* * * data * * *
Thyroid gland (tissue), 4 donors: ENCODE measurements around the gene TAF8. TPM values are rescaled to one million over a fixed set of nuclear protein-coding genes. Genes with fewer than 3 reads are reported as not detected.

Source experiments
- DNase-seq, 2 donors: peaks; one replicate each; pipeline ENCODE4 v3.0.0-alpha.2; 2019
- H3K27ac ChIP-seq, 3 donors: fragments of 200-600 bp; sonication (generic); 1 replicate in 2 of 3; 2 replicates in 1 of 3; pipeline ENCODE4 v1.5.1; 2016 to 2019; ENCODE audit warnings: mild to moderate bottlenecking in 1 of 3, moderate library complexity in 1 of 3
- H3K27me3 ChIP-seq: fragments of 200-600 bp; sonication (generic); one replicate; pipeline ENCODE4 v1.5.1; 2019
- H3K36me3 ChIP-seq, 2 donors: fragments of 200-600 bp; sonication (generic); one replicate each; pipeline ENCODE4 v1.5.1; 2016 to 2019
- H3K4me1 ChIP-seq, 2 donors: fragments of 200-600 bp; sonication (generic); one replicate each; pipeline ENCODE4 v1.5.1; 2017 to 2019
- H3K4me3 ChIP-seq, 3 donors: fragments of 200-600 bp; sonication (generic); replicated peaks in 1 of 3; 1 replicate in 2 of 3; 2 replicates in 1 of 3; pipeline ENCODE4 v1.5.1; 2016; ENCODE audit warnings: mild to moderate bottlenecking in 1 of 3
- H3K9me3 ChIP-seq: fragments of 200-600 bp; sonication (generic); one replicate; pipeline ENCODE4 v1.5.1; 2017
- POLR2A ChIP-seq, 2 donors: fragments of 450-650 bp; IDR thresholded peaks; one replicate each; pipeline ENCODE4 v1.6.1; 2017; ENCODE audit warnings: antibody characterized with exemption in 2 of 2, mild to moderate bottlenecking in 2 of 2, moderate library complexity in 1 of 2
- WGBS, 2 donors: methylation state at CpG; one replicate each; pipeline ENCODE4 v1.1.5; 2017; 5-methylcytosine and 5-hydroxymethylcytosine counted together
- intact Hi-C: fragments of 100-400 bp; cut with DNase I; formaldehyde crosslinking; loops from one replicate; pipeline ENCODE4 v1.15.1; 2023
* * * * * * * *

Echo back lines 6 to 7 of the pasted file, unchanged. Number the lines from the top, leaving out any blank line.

- H3K36me3 ChIP-seq, 2 donors: fragments of 200-600 bp; sonication (generic); one replicate each; pipeline ENCODE4 v1.5.1; 2016 to 2019
- H3K4me1 ChIP-seq, 2 donors: fragments of 200-600 bp; sonication (generic); one replicate each; pipeline ENCODE4 v1.5.1; 2017 to 2019